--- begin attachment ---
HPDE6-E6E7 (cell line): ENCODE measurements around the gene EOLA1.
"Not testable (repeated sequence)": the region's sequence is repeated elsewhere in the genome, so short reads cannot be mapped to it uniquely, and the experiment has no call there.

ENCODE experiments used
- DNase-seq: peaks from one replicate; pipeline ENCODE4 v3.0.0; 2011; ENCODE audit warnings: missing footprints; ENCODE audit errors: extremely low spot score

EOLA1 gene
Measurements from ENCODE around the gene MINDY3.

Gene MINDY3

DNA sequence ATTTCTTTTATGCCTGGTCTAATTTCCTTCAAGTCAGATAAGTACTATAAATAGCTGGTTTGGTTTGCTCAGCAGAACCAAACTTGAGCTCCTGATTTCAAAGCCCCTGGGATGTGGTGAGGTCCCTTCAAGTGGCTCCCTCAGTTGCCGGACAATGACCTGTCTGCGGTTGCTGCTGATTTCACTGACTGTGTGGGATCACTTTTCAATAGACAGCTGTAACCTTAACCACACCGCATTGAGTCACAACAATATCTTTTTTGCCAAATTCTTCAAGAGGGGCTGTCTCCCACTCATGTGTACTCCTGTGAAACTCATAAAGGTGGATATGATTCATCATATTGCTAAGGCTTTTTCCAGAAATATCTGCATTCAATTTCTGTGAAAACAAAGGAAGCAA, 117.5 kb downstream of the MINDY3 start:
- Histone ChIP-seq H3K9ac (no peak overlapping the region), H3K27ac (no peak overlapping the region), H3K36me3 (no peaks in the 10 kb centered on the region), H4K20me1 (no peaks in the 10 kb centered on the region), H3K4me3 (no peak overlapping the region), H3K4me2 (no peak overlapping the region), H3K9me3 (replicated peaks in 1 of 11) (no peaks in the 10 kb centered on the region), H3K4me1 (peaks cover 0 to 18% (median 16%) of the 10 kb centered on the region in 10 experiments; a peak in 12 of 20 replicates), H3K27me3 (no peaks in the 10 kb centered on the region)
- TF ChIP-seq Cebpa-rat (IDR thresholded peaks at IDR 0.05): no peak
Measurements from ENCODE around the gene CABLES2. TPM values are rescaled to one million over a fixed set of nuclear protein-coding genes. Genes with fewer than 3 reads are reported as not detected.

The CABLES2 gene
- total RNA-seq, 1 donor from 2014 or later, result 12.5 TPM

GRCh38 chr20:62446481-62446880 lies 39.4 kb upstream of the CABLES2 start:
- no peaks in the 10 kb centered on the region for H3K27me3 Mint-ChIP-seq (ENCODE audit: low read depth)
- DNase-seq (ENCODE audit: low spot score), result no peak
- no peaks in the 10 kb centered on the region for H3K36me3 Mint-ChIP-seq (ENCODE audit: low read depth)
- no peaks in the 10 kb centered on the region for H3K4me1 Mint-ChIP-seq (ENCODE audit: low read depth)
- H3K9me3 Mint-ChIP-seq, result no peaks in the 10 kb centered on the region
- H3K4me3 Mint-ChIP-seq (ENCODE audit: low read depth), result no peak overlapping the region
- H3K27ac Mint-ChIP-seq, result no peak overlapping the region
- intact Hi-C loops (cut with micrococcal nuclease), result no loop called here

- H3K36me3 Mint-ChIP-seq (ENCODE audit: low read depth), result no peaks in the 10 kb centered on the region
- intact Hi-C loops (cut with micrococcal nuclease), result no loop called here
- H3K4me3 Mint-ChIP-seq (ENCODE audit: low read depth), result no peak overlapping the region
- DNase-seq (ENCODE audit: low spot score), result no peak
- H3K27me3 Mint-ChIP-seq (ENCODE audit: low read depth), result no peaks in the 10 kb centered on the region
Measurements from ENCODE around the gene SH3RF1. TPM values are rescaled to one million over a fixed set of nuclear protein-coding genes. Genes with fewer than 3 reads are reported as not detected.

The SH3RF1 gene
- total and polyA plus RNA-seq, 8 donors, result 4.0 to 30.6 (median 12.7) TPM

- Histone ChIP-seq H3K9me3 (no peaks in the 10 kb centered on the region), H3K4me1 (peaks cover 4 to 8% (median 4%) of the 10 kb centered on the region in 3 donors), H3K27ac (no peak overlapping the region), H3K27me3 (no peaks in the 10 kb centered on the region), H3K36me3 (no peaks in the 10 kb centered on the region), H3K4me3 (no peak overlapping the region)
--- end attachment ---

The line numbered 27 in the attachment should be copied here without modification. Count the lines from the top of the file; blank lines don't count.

- H3K27me3 Mint-ChIP-seq (ENCODE audit: low read depth), result no peaks in the 10 kb centered on the region